Now, this is just one company’s data. We don’t want to get ahead of ourselves and make wild presumptions. Think of this as an interesting tidbit on how some people were getting around November 3 and one company’s strategy to encourage ridership to the polls.
Spin recorded a 31.45% overall increase in ridership on Election Day from the previous Tuesday. The company offered a $10 discount for riders commuting to the polls November 3 under its Spin to Vote campaign, which certainly helped push those ridership numbers higher. Spin said nearly 3,000 riders used the Spin to Vote discount.
Cities with the highest increases in ridership on Election Day were Chicago, with a whopping 243% rise, Cleveland with 193%, San Francisco with 25% and Atlanta with a10% increase. Spin also tracked use of its Spin to Vote campaign. Riders in Atlanta, Baltimore, Chicago, Cleveland, San Diego and Washington, D.C. had the highest opt-in for that discounted ride campaign.
Update: Lime sent me some of their data, which they also posted in a blog. The company said riders used the Lime to the Polls promotion code for 20% of all U.S. trips on Election Day. This is double the percentage of trips taken during the company’s first Lime to the Polls campaign for the 2018 midterm elections.
How did you get to your polling location? (for those who didn’t mail in their ballot)
Notable reds and other tidbits
Seriously, folks. So. Much. News.
California Public Utilities Commission approved Thursday two new programs to allow permitted companies to provide and charge for shared rides in autonomous vehicles. While the industry mostly cheered the news, some have argued that the approval process to secure one of these permits adds unnecessary bureaucracy that could delay deployments by more than two years.
General Motors had a bunch of announcements this week. First up, the company is getting back into the insurance biz, but this time more in step with the connected-car era. The service, called OnStar Insurance, aims to leverage the vast amounts of data captured through its OnStar connected car service, which today has more than 16 million members in the United States.
The U.S. automaker also upped its budget for electric vehicles and automated technology by 35%. GM said it will spend $27 billion over the next five years on EVs and AVs. GM is also accelerating its go-to-market timeline and adding more EVs to its portfolio plans. The new plan is to bring 30 new electric vehicles to a global market through 2025.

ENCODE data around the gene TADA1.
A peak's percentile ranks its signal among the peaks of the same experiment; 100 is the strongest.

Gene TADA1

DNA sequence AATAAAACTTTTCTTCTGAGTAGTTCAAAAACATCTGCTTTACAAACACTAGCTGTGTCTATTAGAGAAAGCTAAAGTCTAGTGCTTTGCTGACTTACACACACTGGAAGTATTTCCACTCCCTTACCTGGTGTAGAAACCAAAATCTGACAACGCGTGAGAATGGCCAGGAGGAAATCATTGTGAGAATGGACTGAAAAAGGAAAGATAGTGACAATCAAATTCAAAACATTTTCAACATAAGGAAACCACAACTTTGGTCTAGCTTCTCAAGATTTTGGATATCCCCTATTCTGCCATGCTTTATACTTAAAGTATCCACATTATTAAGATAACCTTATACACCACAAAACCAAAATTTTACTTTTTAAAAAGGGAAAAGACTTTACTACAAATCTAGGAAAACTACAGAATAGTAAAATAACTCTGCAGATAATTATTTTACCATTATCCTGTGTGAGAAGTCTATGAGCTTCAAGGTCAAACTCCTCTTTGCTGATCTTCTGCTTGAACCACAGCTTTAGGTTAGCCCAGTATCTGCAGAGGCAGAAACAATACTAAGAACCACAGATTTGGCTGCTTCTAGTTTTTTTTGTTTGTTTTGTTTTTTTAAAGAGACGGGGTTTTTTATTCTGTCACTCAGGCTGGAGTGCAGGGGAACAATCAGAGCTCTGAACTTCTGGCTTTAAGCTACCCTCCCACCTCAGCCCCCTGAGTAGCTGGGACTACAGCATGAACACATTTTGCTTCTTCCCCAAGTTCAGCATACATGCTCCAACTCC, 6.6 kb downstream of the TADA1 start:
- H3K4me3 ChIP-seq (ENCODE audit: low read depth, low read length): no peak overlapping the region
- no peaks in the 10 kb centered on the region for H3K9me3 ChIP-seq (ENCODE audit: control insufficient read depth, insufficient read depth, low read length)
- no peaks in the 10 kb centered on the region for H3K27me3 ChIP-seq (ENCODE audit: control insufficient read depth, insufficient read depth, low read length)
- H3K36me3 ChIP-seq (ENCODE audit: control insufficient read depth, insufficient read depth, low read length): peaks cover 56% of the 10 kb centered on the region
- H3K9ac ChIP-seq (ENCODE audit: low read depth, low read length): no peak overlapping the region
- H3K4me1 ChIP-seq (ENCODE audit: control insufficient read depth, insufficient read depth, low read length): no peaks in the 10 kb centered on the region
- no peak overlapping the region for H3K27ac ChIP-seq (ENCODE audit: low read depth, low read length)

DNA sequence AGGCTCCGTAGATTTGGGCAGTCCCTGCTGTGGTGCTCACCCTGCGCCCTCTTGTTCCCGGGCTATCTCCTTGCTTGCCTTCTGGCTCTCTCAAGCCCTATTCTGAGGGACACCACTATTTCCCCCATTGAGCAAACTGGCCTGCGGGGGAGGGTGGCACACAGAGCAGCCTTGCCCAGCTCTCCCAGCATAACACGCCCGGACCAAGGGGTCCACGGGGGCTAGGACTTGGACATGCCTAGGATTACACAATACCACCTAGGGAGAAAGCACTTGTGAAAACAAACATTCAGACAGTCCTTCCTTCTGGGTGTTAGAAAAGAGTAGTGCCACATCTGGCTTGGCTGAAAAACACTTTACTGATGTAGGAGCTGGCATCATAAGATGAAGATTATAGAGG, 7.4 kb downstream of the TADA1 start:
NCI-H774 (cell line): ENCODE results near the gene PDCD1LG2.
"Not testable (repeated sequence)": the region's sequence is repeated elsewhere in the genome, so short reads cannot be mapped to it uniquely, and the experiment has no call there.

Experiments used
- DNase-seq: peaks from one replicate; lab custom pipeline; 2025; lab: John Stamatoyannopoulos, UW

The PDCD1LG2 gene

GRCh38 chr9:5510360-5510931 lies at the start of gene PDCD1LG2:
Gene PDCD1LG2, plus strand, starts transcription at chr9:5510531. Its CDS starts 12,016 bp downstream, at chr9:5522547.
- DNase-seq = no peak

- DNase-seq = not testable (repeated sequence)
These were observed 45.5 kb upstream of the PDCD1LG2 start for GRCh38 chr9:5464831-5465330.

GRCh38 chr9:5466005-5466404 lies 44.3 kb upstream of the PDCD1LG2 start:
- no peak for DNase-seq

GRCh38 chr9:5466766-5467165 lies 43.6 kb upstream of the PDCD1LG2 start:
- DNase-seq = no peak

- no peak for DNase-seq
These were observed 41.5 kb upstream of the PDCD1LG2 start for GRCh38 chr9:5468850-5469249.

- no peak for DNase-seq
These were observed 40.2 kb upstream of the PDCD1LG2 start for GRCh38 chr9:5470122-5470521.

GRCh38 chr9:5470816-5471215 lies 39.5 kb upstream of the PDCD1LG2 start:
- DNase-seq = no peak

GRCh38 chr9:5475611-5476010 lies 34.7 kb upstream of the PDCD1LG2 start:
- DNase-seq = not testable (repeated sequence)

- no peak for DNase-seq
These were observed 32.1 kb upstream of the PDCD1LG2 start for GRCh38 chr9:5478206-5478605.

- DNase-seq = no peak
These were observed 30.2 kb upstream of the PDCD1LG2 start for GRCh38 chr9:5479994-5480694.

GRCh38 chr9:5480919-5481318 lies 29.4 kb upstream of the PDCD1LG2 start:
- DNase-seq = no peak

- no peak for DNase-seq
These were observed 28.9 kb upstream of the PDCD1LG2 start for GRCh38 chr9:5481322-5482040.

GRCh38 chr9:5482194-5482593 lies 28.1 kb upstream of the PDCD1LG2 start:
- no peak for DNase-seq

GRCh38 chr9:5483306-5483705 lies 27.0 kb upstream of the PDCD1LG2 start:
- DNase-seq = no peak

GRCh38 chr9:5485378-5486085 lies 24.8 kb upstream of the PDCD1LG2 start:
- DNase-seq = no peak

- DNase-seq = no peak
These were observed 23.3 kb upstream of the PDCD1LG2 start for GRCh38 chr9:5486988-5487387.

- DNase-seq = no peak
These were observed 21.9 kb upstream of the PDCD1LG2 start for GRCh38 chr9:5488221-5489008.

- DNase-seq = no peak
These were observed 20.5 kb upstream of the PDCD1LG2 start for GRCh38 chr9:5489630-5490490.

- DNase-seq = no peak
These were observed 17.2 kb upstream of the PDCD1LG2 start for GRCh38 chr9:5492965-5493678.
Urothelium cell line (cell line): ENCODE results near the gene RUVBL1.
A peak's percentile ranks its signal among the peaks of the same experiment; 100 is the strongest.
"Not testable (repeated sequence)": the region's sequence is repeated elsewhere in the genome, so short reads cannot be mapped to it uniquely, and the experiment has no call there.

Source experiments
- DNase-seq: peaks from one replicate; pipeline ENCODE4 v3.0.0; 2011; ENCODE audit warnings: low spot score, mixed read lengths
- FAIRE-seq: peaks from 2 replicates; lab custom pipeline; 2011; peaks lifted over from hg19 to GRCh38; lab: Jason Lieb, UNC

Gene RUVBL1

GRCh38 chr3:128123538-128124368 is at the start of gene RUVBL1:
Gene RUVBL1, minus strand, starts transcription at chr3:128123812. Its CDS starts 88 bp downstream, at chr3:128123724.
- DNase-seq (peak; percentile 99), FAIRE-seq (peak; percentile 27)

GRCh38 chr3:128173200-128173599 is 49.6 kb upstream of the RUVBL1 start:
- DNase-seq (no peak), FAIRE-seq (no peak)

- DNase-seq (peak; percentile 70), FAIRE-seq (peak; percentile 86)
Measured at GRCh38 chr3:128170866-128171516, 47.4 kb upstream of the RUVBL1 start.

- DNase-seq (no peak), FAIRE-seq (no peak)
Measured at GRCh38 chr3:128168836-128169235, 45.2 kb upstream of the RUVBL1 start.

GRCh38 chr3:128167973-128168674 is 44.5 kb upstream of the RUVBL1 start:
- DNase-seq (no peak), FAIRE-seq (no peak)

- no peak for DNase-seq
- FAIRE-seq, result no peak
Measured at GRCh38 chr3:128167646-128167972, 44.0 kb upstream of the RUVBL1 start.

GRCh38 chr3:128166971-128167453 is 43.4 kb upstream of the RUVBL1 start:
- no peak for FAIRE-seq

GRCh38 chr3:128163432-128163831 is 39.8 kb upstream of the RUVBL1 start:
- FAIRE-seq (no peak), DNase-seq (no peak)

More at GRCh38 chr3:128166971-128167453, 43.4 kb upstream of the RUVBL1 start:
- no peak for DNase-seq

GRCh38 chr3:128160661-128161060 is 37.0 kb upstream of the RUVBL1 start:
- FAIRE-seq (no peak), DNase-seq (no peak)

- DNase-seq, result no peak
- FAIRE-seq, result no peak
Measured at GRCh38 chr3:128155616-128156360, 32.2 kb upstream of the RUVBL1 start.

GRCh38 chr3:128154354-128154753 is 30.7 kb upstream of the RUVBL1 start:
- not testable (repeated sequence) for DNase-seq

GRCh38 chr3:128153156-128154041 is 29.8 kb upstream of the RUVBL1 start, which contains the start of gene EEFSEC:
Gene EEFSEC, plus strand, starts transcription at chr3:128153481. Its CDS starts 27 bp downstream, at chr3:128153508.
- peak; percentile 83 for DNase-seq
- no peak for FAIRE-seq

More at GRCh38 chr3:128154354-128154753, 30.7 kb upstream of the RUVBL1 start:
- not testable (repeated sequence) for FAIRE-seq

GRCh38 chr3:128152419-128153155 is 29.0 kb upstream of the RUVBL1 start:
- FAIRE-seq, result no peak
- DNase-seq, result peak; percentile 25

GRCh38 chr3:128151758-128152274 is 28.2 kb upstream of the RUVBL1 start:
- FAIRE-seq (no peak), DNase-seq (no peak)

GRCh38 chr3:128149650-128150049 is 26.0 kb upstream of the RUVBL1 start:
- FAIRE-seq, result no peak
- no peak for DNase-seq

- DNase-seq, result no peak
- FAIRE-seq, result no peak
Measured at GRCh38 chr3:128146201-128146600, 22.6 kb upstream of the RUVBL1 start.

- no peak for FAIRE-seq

Lordstown Motors said it plans to establish an automotive R&D center in Farmington Hills with support from the Michigan Strategic Fund, the Michigan Economic Development Corporation announced today. The project is expected to create 141 jobs.
Luminar locked in a supplier deal to furnish Intel subsidiary Mobileye with lidar for its fleet of autonomous vehicles. The deal will see a rising star paired with a company that has long dominated the automotive industry. I break down why this is seemingly small deal is worth paying attention to.
Motional, the Aptiv-Hyundai $4 billion joint venture aimed at commercializing autonomous vehicles, received approval from the state of Nevada to test fully driverless vehicles on public roads. The company plans to begin driverless testing on public roads in Las Vegas sometime in early 2021.
National Highway Traffic and Safety Administration officials released an advance notice of proposed rule-making for automated driving. Remember last week when I said rumor had it that U.S. regulators planned to make some moves that will affect the autonomous vehicle industry? Specifically, I noted that UL 4600, a standard created by Underwriters Laboratories that offers a guide for how to build the safety case for an AV design, is rumored to be the front runner.
Welp … the framework released this week includes a whole section for UL 4600. You can view the NHSTA Framework for Automated Driving here.
NYT does a deep dive into the arms race in car stereos.
Panasonic signed a preliminary agreement with the Nordic energy company Equinor and engineering and industrial company Norsk Hydro to collaborate on building a battery business in Northern Europe. OK, I know, it’s a “preliminary agreement.” This got my attention because of the battery supplier battle between LG Chem and Panasonic. And as TechCrunch’s Jonathan Shieber notes: Panasonic’s push into Northern Europe alongside two big regional players in hydrocarbons and renewable energy is a sign of the potential that exists in the European market beyond automotive.